Former mayor Frank Pasquale doesn’t mince words when talking about the 7 percent population slide Bellwood suffered between 2000 and 2010: “I thought, Holy shit, what’s going on here?”
Pasquale, who served from 2001 to 2017, repeatedly heard that the small, aging houses that accounted for much of the housing stock in his suburb of 19,000 weren’t big enough for growing families, who were departing for places like Hillside and Naperville. At the same time, the village had a surplus of property: It had bought more than 60 parcels in a failed development play prior to the housing crash, leaving it saddled with $40 million in debt.
So the village came up with a solution to both problems: It has become a developer itself, building on some of those empty lots homes meant to encourage families to stay in or move to Bellwood. In May, the village will wrap up construction on Englewood Estates, one of three developments it has built over the past six years along Bellwood and Englewood Avenues and Randolph Street.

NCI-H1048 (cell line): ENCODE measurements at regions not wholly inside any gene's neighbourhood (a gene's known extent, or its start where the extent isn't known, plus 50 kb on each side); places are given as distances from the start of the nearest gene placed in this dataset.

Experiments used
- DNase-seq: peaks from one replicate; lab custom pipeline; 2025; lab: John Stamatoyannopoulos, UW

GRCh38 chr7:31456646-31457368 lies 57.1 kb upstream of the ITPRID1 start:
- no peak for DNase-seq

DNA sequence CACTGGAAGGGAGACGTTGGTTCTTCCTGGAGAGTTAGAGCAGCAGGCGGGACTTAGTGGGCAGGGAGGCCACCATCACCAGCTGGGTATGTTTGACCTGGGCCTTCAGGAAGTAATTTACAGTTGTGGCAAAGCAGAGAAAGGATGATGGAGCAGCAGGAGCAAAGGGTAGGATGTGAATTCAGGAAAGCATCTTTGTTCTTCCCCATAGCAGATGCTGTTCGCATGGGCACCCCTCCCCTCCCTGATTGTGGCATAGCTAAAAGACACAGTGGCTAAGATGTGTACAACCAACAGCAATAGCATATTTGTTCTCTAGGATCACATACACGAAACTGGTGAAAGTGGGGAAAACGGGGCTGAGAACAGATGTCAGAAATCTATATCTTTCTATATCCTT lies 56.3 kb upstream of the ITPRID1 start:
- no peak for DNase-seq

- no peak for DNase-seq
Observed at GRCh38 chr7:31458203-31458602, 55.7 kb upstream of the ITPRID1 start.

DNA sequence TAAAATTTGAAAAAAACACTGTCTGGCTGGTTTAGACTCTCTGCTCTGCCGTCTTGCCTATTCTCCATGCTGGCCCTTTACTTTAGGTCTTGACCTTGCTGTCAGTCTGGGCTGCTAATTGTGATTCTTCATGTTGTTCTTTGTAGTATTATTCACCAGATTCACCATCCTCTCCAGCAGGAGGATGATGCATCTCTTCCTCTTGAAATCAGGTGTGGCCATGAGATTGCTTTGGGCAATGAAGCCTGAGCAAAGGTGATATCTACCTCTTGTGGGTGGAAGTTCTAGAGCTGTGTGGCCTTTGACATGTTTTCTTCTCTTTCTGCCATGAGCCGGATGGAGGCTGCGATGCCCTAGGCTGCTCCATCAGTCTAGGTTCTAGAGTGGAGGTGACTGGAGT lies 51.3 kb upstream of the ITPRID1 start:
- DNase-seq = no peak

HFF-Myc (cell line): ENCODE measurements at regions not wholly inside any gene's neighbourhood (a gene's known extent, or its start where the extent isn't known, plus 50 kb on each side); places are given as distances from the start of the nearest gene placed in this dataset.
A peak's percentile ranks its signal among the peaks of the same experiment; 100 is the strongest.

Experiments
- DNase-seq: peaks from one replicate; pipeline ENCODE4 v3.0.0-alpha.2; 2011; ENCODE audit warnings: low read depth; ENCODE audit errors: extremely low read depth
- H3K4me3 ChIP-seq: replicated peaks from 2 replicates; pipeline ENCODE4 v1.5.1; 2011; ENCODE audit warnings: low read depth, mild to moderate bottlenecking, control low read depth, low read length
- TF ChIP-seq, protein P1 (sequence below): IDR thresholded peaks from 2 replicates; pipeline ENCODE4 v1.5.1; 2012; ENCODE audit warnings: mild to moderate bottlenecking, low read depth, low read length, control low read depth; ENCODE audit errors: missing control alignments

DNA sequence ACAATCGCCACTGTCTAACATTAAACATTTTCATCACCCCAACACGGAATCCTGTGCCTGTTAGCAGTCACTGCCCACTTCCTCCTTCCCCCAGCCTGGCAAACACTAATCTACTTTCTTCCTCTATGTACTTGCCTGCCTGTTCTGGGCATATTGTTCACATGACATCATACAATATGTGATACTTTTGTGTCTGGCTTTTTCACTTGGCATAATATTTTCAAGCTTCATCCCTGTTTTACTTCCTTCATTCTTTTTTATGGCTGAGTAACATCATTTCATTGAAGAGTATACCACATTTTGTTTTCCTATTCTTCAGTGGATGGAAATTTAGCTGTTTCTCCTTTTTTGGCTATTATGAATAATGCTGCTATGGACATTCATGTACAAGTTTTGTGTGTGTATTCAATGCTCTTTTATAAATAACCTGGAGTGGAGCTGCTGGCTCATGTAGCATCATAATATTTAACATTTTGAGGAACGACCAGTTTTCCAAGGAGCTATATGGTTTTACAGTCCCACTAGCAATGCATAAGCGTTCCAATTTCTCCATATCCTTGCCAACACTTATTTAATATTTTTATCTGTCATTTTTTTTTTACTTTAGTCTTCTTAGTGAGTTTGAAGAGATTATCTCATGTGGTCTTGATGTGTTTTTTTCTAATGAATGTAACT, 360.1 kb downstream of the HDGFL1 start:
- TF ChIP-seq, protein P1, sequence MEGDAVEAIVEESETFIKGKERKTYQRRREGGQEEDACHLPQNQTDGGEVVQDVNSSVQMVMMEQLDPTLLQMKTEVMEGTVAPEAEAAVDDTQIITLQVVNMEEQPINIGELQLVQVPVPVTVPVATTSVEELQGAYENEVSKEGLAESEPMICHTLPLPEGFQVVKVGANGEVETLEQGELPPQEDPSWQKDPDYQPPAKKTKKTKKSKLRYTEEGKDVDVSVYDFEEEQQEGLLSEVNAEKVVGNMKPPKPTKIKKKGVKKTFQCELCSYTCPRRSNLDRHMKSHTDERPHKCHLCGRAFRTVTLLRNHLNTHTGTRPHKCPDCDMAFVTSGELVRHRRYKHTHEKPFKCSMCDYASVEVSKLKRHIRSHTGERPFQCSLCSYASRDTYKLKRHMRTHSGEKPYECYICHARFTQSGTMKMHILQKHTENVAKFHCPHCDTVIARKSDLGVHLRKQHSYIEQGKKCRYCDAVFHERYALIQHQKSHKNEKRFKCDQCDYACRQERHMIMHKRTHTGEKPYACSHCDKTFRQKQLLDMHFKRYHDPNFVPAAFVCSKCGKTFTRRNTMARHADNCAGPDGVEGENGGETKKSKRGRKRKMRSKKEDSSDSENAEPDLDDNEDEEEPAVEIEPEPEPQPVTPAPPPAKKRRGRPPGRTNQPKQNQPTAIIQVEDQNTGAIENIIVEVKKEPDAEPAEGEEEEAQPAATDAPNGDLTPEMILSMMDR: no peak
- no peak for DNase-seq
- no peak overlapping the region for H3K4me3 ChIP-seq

Twenty houses have been completed so far. They have three bedrooms, range from 1,840 to 2,150 square feet, are situated on quiet residential streets and cul-de-sacs, and feature open floor plans and energy-efficient windows—in other words, the things buyers look for in a modest family home. All have already been sold, for $212,500 to $294,500—well above the $149,000 median sale price in Bellwood last year.
The houses aren’t fancy (unembellished brick and vinyl façades, standard granite countertops). And they are in Bellwood, which is more or less a bedroom community, save for a sprinkling of factories, with no thriving downtown. But with the developments, the village is taking a very literal approach to realizing its motto: “Your family is our future.”
1 month ago